In the past, when Japanese men proposed marriage, they used an abalone as a betrothal gift! How would you like to receive such a fishy offering?! Here's the word for that present:
長熨斗 (ながのし: dried abalone stretched long and thin (used as a betrothal gift))
long + flatiron, to smooth out + dipper
The newly published essay 1633 on 斗 (dipper) shows how this gift has left a legacy in the form of のし (written in kanji as 熨斗). A のし is now a long strip of paper that the Japanese attach either to a gift or to an envelope containing money. As the essay notes, "Few Japanese people mentally connect this のし with either the kanji rendering 熨斗 or the abalone meaning."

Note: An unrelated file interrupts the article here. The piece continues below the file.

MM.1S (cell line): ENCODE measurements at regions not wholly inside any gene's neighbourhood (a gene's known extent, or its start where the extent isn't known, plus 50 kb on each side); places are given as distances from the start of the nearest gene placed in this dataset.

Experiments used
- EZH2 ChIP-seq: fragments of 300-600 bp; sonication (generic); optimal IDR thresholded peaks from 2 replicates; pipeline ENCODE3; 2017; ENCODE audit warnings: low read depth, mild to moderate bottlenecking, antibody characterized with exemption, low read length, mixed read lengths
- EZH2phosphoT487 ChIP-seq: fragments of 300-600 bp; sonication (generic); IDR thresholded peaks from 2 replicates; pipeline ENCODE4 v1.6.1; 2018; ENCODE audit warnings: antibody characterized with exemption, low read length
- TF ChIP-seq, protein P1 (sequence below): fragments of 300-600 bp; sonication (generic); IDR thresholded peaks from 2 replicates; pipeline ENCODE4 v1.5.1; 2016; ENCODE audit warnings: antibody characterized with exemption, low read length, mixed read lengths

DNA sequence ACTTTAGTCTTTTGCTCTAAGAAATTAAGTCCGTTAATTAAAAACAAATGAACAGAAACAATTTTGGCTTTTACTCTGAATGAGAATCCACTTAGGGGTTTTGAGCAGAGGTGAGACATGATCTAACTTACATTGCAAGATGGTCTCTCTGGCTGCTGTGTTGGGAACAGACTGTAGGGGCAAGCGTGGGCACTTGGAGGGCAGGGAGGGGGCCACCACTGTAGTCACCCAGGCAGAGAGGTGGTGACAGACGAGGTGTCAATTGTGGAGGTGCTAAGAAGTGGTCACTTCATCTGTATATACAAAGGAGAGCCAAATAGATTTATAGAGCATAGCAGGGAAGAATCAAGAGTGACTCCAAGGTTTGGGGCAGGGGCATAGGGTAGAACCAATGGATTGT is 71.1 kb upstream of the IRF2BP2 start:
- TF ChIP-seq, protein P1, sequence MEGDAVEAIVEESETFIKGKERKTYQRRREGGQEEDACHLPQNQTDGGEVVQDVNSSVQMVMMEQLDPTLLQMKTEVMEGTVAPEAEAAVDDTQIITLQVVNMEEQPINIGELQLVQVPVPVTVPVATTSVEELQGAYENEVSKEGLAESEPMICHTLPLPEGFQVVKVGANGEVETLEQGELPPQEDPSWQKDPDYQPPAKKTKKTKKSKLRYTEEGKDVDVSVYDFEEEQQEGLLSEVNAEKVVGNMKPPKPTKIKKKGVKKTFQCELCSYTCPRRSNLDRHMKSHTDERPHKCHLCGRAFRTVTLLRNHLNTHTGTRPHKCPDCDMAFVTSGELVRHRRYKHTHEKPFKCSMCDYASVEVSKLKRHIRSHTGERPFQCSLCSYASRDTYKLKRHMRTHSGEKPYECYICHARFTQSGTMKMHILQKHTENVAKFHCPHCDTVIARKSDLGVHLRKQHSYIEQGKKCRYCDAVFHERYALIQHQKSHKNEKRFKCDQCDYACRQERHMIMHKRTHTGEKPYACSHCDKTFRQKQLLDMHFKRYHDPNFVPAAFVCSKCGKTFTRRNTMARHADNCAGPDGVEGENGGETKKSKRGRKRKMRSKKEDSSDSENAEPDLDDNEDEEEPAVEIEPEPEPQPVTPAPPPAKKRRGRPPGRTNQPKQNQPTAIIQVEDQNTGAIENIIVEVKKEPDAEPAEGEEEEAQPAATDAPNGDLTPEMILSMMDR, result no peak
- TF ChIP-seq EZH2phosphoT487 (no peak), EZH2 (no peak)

Here's a preview of essay 1633:
[Read the rest on Joy o' Kanji!]
Causes Eve Kushner Supports
The Milo Foundation, Planned Parenthood, Doctors Without Borders, PCI, FINCA